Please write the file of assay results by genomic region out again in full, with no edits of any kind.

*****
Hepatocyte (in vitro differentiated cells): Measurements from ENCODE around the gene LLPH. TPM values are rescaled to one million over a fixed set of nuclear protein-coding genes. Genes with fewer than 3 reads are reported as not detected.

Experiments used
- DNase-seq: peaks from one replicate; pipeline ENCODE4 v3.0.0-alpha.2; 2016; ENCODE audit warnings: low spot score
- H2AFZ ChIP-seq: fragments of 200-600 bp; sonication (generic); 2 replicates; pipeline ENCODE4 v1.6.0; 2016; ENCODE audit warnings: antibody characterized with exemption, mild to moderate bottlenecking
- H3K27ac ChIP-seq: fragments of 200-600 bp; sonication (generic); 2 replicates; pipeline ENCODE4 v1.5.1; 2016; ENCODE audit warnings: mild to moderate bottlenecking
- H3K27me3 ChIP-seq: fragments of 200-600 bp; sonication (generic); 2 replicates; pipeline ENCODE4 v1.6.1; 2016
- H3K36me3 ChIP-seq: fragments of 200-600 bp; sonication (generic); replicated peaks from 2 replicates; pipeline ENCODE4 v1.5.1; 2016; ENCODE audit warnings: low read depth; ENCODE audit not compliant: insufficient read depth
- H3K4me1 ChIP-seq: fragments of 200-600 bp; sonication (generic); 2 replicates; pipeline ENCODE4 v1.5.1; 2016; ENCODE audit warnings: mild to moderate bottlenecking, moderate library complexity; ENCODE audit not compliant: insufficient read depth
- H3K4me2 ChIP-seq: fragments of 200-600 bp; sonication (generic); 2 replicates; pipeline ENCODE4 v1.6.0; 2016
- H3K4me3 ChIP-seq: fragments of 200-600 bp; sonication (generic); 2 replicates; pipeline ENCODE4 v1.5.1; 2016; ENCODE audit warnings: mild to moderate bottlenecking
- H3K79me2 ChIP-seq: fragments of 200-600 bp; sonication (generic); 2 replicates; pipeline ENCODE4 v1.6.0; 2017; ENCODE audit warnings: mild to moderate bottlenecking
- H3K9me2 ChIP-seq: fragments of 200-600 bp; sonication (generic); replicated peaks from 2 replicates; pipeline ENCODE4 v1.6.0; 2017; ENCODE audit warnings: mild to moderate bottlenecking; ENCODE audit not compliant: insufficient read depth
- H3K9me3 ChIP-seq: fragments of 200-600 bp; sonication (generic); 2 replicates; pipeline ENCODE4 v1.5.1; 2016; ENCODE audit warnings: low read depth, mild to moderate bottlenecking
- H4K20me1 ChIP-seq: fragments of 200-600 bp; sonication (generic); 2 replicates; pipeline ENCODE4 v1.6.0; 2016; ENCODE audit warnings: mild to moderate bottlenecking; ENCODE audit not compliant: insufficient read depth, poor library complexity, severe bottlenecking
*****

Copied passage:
Hepatocyte (in vitro differentiated cells): Measurements from ENCODE around the gene LLPH. TPM values are rescaled to one million over a fixed set of nuclear protein-coding genes. Genes with fewer than 3 reads are reported as not detected.

Experiments used
- DNase-seq: peaks from one replicate; pipeline ENCODE4 v3.0.0-alpha.2; 2016; ENCODE audit warnings: low spot score
- H2AFZ ChIP-seq: fragments of 200-600 bp; sonication (generic); 2 replicates; pipeline ENCODE4 v1.6.0; 2016; ENCODE audit warnings: antibody characterized with exemption, mild to moderate bottlenecking
- H3K27ac ChIP-seq: fragments of 200-600 bp; sonication (generic); 2 replicates; pipeline ENCODE4 v1.5.1; 2016; ENCODE audit warnings: mild to moderate bottlenecking
- H3K27me3 ChIP-seq: fragments of 200-600 bp; sonication (generic); 2 replicates; pipeline ENCODE4 v1.6.1; 2016
- H3K36me3 ChIP-seq: fragments of 200-600 bp; sonication (generic); replicated peaks from 2 replicates; pipeline ENCODE4 v1.5.1; 2016; ENCODE audit warnings: low read depth; ENCODE audit not compliant: insufficient read depth
- H3K4me1 ChIP-seq: fragments of 200-600 bp; sonication (generic); 2 replicates; pipeline ENCODE4 v1.5.1; 2016; ENCODE audit warnings: mild to moderate bottlenecking, moderate library complexity; ENCODE audit not compliant: insufficient read depth
- H3K4me2 ChIP-seq: fragments of 200-600 bp; sonication (generic); 2 replicates; pipeline ENCODE4 v1.6.0; 2016
- H3K4me3 ChIP-seq: fragments of 200-600 bp; sonication (generic); 2 replicates; pipeline ENCODE4 v1.5.1; 2016; ENCODE audit warnings: mild to moderate bottlenecking
- H3K79me2 ChIP-seq: fragments of 200-600 bp; sonication (generic); 2 replicates; pipeline ENCODE4 v1.6.0; 2017; ENCODE audit warnings: mild to moderate bottlenecking
- H3K9me2 ChIP-seq: fragments of 200-600 bp; sonication (generic); replicated peaks from 2 replicates; pipeline ENCODE4 v1.6.0; 2017; ENCODE audit warnings: mild to moderate bottlenecking; ENCODE audit not compliant: insufficient read depth
- H3K9me3 ChIP-seq: fragments of 200-600 bp; sonication (generic); 2 replicates; pipeline ENCODE4 v1.5.1; 2016; ENCODE audit warnings: low read depth, mild to moderate bottlenecking
- H4K20me1 ChIP-seq: fragments of 200-600 bp; sonication (generic); 2 replicates; pipeline ENCODE4 v1.6.0; 2016; ENCODE audit warnings: mild to moderate bottlenecking; ENCODE audit not compliant: insufficient read depth, poor library complexity, severe bottlenecking